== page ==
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Gold steadies ahead of Fed cues, copper hit by China woes

Gold steadies ahead of Fed cues, copper hit by China woes
© Reuters. — Gold prices moved little on Wednesday, hovering near three-month lows as anticipation of an address by Federal Reserve Chair Jerome Powell, as well as a reading on the central bank’s preferred inflation gauge kept traders on edge.

Copper prices, meanwhile, fell further as data from China pointed to worsening economic conditions in the world’s largest copper importer.

was flat at $1,915.24 an ounce, while steadied at $1,924.10 an ounce by 00:56 ET (04:56 GMT).

Gold appeal limited as risk appetite improves ahead of Powell speech

Bullion’s appeal as a safe haven asset was also dented amid some improvement in risk appetite, following positive economic indicators from the U.S., which showed some resilience in capital goods and the housing market.

This weighed on the yellow metal ahead of an at a European Central Bank forum later on Wednesday, with the Fed chair widely expected to offer more cues on monetary policy.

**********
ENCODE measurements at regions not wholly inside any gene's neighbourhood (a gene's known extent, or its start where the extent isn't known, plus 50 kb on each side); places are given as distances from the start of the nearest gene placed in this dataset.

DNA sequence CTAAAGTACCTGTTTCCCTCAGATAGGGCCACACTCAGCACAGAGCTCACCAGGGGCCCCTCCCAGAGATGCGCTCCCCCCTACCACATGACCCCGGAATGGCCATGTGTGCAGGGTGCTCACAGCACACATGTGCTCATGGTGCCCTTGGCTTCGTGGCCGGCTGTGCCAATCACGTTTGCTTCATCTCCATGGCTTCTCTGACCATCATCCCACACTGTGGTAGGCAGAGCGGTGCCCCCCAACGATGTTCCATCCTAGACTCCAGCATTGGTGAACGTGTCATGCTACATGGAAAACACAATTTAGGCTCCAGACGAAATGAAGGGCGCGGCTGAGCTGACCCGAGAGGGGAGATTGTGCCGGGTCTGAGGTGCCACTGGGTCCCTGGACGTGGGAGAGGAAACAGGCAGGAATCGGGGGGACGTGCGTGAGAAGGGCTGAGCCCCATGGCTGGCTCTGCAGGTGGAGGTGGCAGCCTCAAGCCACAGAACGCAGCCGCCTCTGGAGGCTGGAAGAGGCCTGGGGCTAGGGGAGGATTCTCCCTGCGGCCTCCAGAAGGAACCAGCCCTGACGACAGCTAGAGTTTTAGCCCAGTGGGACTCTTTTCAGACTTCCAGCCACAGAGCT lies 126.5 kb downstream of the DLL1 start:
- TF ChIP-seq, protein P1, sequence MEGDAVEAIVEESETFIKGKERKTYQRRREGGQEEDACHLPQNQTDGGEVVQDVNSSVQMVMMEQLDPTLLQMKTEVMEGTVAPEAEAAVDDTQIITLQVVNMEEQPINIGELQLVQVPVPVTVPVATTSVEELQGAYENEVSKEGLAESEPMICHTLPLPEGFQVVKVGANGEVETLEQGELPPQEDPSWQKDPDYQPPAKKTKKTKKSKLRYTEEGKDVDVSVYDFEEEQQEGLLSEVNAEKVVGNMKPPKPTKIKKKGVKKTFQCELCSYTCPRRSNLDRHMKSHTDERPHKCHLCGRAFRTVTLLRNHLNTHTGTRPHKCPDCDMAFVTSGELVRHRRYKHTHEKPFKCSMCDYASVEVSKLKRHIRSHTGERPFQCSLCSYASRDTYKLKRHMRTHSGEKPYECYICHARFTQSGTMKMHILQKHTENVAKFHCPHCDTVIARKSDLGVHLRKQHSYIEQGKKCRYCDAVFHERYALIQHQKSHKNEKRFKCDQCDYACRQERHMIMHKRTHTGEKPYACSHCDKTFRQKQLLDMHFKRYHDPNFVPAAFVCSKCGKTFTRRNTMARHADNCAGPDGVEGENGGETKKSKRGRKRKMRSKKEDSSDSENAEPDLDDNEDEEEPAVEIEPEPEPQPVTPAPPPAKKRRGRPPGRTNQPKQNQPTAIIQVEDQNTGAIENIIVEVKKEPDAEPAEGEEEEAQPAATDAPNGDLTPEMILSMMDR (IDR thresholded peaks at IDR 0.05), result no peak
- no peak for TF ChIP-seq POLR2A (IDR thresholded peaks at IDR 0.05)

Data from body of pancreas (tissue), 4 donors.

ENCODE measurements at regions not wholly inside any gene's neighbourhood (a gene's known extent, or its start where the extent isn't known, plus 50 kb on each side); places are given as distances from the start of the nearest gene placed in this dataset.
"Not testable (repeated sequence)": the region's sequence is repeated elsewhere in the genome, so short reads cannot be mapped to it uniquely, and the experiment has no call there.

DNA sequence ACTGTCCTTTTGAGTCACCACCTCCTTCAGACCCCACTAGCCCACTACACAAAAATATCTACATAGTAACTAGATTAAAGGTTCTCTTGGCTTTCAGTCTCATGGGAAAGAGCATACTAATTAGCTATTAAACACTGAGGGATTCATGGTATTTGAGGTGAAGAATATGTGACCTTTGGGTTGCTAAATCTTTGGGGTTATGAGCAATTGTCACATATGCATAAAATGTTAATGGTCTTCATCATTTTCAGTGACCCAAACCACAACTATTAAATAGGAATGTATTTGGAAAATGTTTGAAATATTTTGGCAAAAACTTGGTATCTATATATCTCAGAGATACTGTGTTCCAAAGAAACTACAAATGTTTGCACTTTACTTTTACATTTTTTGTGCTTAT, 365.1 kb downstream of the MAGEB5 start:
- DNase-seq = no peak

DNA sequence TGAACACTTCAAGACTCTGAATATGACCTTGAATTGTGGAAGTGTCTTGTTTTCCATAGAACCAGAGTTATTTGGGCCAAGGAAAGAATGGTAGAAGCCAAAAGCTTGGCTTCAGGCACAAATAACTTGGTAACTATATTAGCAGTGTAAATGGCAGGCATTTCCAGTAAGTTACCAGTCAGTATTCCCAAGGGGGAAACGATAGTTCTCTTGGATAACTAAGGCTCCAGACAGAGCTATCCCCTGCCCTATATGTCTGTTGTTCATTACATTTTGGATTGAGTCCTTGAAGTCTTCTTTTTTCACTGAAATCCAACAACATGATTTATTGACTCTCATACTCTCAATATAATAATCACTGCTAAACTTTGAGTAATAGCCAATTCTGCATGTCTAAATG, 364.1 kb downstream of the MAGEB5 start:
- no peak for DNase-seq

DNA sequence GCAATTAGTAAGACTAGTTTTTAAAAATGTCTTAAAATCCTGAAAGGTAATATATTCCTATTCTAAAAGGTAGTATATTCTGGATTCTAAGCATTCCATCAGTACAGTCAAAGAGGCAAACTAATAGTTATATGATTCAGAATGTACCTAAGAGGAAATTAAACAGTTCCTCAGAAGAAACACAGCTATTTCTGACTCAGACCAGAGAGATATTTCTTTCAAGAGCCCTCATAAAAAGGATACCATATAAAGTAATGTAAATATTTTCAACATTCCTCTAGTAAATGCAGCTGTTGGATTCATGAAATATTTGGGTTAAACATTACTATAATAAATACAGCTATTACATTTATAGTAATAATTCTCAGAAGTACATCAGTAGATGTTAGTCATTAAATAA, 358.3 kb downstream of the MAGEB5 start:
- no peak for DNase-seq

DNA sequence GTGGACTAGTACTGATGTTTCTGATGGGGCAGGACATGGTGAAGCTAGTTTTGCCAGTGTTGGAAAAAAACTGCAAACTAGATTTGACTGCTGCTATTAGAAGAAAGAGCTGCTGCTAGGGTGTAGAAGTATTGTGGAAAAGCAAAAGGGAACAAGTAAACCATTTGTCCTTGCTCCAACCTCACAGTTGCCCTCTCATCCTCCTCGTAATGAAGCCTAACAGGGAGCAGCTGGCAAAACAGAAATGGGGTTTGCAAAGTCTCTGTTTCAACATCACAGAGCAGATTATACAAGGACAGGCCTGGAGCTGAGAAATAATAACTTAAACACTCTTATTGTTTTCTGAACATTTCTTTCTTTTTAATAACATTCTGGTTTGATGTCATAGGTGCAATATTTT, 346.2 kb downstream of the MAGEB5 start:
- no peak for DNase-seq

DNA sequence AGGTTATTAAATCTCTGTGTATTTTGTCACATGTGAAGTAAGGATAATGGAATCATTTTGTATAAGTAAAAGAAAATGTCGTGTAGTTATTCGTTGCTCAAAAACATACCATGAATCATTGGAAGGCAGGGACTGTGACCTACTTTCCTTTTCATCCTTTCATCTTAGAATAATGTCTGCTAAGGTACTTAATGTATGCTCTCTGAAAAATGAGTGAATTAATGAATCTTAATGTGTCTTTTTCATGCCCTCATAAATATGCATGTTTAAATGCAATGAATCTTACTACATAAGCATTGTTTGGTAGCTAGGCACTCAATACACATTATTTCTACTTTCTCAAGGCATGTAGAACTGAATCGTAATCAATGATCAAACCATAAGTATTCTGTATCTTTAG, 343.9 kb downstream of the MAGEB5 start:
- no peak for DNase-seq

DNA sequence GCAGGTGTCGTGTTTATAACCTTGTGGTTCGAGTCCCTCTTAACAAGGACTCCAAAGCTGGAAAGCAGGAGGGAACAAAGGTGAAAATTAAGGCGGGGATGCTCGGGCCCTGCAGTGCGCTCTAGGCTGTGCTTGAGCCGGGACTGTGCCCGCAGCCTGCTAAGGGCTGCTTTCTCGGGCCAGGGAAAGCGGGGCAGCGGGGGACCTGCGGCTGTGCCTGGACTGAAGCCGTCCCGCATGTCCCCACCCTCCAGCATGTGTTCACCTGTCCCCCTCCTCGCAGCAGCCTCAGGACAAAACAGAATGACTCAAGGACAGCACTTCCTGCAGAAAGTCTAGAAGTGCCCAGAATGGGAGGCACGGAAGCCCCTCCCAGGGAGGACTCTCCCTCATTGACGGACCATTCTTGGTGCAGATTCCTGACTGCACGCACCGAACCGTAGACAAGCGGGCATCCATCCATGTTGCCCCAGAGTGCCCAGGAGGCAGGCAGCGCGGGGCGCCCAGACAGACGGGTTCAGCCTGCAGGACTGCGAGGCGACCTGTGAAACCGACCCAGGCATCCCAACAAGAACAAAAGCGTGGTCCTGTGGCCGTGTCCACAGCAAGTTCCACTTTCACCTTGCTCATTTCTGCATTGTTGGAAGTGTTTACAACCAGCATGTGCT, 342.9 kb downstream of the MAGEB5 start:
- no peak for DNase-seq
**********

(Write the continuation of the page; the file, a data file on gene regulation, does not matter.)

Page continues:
Powell had largely stuck to his hawkish stance during a two-day testimony before Congress last week, flagging at least two more interest rate hikes this year to curb high inflation.

More cues on U.S. inflation are also due this week, with the for May due on Friday. The index is the Fed’s preferred inflation gauge, and is expected to remain steady after unexpectedly rising in April.

A hawkish outlook on the Fed bodes poorly for gold, given that it pushes up the opportunity cost of holding the yellow metal. This notion has weighed heavily on gold so far in 2023, with the dollar having largely outperformed the yellow metal.

Markets are pricing in an that the Fed will raise rates by 25 basis points in July, and another hike of the same magnitude later in the year.

Other precious metals were also nursing steep losses, with down 0.7%, while hovered near a one-month low.

Copper slips on weak Chinese data

Among industrial metals, copper prices fell further on Wednesday as data showed that in the world’s largest copper importer fell further through May.

fell 0.4% to $3.7767 a pound.

The weak industrial profits data points to more headwinds for China’s manufacturing sector, which is a key driver of copper demand.

Focus this week is also on data from China, which is set to shed more light on slowing business activity in the country.

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